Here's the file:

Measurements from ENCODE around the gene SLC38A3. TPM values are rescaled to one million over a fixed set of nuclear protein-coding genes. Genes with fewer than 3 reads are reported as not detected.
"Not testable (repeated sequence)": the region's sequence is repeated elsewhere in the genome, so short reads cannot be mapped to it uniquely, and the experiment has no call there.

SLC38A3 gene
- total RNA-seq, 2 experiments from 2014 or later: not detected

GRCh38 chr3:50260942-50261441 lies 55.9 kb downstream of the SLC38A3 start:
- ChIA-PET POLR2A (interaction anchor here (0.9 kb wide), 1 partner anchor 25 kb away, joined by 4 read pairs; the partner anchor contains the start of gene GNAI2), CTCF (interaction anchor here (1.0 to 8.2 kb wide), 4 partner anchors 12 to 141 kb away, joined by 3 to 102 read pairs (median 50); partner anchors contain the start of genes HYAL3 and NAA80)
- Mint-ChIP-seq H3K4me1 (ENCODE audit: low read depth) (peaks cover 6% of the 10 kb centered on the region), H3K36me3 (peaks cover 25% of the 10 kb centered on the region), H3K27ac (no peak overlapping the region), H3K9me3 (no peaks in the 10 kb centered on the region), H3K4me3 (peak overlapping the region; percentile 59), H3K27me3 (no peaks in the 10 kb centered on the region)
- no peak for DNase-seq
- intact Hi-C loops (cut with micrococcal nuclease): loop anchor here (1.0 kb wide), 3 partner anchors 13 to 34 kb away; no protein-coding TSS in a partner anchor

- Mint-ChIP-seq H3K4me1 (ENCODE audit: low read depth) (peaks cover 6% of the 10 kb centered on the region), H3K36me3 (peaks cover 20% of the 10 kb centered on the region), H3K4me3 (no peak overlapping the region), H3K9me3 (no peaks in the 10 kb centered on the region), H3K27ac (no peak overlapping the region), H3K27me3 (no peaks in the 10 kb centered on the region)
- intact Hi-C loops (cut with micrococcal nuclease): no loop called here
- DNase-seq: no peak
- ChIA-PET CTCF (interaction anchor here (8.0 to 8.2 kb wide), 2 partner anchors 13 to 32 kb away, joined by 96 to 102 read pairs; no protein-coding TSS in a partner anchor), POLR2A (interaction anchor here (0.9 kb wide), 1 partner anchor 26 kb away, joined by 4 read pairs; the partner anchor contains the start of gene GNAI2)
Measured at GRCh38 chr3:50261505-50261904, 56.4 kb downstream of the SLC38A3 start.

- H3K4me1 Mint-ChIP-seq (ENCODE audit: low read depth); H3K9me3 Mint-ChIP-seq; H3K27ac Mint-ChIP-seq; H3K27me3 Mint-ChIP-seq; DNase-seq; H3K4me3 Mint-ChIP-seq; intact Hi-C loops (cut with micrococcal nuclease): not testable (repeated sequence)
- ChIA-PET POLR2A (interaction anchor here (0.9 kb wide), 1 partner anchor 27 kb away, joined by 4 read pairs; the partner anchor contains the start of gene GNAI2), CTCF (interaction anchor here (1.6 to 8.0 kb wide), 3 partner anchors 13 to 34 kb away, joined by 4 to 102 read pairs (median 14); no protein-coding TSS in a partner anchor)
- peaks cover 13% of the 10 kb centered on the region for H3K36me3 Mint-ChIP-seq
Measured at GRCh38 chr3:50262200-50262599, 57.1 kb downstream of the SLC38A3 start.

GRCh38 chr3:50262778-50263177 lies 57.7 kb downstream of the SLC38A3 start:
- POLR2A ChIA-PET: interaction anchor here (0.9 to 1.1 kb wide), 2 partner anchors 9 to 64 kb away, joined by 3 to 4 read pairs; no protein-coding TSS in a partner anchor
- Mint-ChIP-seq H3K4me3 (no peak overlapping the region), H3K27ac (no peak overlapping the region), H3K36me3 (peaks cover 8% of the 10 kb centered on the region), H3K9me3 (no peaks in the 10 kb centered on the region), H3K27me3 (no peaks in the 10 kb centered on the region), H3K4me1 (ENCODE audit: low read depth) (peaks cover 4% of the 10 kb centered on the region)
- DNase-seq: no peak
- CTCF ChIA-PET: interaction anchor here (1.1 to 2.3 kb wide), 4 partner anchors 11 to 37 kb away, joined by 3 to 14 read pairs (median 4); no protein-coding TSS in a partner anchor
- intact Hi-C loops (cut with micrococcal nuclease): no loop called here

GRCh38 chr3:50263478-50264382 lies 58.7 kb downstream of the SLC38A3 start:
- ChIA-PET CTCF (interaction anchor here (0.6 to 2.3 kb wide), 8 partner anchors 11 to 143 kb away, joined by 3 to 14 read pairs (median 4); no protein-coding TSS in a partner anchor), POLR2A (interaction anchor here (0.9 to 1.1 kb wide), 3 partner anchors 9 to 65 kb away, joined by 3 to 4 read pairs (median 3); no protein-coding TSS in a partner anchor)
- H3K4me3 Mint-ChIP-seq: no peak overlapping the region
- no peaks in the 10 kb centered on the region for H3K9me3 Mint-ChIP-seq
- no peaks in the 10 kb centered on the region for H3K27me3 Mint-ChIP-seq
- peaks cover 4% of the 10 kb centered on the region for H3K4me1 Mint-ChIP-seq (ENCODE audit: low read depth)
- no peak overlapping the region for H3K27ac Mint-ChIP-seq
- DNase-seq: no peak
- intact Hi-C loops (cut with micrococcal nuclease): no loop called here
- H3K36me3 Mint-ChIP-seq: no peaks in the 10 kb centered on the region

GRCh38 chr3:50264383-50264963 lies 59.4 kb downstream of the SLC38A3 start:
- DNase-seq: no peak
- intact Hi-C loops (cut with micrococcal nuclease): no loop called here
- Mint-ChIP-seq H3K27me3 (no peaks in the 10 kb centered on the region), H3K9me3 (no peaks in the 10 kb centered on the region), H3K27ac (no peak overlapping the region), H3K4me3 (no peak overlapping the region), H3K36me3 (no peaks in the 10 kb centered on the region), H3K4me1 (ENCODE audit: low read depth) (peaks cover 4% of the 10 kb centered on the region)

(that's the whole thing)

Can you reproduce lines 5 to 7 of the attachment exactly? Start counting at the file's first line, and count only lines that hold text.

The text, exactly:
GRCh38 chr3:50260942-50261441 lies 55.9 kb downstream of the SLC38A3 start:
- ChIA-PET POLR2A (interaction anchor here (0.9 kb wide), 1 partner anchor 25 kb away, joined by 4 read pairs; the partner anchor contains the start of gene GNAI2), CTCF (interaction anchor here (1.0 to 8.2 kb wide), 4 partner anchors 12 to 141 kb away, joined by 3 to 102 read pairs (median 50); partner anchors contain the start of genes HYAL3 and NAA80)
- Mint-ChIP-seq H3K4me1 (ENCODE audit: low read depth) (peaks cover 6% of the 10 kb centered on the region), H3K36me3 (peaks cover 25% of the 10 kb centered on the region), H3K27ac (no peak overlapping the region), H3K9me3 (no peaks in the 10 kb centered on the region), H3K4me3 (peak overlapping the region; percentile 59), H3K27me3 (no peaks in the 10 kb centered on the region)